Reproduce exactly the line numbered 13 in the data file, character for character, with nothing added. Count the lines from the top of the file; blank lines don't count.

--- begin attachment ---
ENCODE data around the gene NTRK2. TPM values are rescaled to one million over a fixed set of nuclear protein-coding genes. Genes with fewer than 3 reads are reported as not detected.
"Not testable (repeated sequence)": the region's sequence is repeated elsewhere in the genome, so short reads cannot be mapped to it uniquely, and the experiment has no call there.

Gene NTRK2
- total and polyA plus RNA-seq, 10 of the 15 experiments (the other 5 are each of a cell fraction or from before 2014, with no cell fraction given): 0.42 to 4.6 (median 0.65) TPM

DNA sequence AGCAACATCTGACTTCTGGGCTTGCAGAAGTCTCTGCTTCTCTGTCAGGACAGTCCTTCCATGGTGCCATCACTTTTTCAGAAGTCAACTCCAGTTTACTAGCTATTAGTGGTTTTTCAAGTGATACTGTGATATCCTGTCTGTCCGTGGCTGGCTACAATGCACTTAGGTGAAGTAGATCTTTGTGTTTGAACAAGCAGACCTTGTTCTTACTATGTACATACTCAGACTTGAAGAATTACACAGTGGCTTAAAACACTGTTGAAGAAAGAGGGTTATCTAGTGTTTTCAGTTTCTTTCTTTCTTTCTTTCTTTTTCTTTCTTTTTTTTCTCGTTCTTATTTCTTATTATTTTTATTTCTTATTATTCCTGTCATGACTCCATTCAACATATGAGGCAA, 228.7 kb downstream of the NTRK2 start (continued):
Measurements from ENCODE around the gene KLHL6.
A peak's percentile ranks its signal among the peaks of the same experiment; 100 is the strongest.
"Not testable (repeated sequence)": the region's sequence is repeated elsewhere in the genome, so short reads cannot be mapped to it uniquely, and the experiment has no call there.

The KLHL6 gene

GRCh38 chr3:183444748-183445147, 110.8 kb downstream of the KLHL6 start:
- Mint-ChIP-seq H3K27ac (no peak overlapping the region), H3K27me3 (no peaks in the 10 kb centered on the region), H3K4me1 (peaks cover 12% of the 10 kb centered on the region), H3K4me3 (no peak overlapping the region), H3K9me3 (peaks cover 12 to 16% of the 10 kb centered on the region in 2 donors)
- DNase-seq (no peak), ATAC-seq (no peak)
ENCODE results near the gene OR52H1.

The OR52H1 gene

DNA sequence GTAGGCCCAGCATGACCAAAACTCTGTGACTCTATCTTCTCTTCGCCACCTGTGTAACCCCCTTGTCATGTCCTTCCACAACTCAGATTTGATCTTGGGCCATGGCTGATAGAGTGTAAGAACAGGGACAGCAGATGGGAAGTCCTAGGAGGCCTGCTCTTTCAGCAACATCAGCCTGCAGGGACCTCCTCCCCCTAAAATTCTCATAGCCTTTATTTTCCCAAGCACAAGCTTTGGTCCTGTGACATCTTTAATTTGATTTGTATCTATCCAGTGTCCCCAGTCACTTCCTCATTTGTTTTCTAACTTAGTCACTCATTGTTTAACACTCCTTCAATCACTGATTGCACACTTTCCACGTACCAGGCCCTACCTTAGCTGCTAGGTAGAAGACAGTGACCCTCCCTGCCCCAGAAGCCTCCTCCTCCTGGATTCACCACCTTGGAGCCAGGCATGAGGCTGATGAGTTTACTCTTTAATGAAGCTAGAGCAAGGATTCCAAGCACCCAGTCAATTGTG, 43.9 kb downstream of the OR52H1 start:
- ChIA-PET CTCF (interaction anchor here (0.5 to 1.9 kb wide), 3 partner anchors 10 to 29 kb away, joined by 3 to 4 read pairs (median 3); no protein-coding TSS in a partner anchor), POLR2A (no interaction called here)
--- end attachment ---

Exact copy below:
ENCODE results near the gene OR52H1.